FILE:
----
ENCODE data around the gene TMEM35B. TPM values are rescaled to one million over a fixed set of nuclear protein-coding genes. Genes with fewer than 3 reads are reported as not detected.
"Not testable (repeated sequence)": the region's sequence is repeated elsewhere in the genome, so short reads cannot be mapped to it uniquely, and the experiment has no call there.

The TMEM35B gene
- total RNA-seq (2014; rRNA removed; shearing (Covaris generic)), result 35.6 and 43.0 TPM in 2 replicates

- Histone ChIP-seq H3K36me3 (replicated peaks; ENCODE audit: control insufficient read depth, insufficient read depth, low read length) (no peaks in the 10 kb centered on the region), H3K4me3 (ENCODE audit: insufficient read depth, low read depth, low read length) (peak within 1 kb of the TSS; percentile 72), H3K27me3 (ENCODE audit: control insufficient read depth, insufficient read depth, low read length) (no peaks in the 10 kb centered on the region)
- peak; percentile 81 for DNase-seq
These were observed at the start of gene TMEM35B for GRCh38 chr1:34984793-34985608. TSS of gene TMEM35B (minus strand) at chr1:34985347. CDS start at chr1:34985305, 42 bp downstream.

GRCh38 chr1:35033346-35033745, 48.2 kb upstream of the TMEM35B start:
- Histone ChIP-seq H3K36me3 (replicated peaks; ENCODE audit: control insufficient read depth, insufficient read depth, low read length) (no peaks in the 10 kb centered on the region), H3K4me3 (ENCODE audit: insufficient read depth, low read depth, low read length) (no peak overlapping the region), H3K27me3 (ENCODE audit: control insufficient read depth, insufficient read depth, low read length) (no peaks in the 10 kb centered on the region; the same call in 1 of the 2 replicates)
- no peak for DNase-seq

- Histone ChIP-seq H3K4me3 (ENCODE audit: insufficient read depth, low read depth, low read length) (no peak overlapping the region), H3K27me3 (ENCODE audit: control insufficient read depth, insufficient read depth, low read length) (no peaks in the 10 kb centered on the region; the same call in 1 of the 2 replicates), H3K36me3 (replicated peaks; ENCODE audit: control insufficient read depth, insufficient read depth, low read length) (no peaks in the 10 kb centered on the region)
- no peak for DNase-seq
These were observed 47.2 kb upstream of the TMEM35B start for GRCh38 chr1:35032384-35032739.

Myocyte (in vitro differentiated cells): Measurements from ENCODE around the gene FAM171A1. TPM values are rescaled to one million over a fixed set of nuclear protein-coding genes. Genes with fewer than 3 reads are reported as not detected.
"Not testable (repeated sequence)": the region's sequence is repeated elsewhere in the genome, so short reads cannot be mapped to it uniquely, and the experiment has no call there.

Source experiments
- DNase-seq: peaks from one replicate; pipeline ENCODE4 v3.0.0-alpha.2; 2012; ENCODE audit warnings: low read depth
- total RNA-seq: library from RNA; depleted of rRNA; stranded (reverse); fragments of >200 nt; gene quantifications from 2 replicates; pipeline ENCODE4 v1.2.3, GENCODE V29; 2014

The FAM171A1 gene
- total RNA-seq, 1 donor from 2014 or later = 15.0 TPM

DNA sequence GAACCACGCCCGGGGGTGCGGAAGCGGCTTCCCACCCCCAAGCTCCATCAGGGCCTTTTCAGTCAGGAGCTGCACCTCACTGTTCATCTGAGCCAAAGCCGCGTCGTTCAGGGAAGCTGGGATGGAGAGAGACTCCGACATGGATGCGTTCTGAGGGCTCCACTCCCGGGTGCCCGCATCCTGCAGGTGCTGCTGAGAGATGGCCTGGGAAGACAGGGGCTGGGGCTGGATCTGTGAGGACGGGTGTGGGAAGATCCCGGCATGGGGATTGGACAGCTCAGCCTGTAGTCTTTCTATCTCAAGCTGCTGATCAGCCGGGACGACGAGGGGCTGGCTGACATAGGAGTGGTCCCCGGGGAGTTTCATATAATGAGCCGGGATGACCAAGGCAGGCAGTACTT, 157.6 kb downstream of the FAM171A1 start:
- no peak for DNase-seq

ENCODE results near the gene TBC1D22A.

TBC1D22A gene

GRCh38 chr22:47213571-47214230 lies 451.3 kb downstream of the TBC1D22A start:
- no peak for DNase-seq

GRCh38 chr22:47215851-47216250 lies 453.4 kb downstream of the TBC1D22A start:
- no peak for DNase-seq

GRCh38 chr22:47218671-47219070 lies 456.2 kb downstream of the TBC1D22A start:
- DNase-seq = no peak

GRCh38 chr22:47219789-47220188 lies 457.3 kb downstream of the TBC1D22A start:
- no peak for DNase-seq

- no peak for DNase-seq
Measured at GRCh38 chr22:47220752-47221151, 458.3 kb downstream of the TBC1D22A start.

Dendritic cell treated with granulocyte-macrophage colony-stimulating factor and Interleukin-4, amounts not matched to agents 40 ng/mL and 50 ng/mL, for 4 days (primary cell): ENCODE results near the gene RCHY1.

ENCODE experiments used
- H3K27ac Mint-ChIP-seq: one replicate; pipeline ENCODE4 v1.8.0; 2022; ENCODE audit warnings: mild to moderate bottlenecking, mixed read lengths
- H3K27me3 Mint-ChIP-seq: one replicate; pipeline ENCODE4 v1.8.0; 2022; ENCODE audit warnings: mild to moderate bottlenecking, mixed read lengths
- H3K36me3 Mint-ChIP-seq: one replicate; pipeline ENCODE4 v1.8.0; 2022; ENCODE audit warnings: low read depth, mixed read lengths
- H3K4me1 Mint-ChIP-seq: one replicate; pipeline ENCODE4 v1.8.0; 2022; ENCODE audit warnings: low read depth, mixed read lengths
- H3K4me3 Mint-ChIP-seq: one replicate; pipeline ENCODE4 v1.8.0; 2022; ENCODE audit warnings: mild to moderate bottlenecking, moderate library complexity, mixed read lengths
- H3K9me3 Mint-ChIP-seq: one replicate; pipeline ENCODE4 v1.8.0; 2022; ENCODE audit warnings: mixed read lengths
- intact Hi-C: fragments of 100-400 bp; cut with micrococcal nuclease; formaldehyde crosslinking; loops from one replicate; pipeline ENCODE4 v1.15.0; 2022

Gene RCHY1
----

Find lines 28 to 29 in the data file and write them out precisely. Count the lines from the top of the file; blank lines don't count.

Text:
- no peak for DNase-seq

GRCh38 chr22:47218671-47219070 lies 456.2 kb downstream of the TBC1D22A start: